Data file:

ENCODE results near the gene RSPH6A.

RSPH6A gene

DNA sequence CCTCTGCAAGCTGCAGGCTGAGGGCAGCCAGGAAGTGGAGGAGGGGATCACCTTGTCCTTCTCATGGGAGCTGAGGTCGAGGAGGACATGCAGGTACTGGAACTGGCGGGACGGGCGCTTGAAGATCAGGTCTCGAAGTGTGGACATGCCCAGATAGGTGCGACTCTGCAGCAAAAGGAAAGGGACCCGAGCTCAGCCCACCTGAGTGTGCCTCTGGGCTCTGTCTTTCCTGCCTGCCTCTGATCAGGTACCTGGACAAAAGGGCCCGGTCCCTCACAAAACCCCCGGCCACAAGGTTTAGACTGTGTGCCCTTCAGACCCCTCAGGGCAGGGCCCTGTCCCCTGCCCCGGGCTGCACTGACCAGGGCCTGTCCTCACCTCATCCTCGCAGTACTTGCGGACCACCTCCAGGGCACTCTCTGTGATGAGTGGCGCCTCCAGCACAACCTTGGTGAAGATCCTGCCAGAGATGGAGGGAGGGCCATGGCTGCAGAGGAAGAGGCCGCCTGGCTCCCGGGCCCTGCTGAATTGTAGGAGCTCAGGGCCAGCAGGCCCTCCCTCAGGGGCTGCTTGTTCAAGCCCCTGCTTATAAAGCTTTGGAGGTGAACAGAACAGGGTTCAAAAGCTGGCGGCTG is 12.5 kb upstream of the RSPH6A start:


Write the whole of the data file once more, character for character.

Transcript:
ENCODE results near the gene RSPH6A.

RSPH6A gene

DNA sequence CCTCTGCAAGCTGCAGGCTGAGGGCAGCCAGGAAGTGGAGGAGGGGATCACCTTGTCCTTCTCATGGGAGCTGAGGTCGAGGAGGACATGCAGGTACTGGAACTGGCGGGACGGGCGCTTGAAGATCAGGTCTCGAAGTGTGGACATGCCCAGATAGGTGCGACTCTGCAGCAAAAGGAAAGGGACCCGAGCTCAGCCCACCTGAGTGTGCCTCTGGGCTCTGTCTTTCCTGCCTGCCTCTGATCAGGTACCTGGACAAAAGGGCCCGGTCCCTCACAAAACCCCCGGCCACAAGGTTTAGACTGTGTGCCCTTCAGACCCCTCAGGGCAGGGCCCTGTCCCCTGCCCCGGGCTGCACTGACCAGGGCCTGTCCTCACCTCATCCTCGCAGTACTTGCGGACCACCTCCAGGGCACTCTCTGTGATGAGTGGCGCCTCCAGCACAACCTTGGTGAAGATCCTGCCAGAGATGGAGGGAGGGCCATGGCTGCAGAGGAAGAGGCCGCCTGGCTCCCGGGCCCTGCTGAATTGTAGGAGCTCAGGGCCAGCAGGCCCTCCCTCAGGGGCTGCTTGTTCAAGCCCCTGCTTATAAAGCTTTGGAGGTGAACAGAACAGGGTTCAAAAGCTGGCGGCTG is 12.5 kb upstream of the RSPH6A start: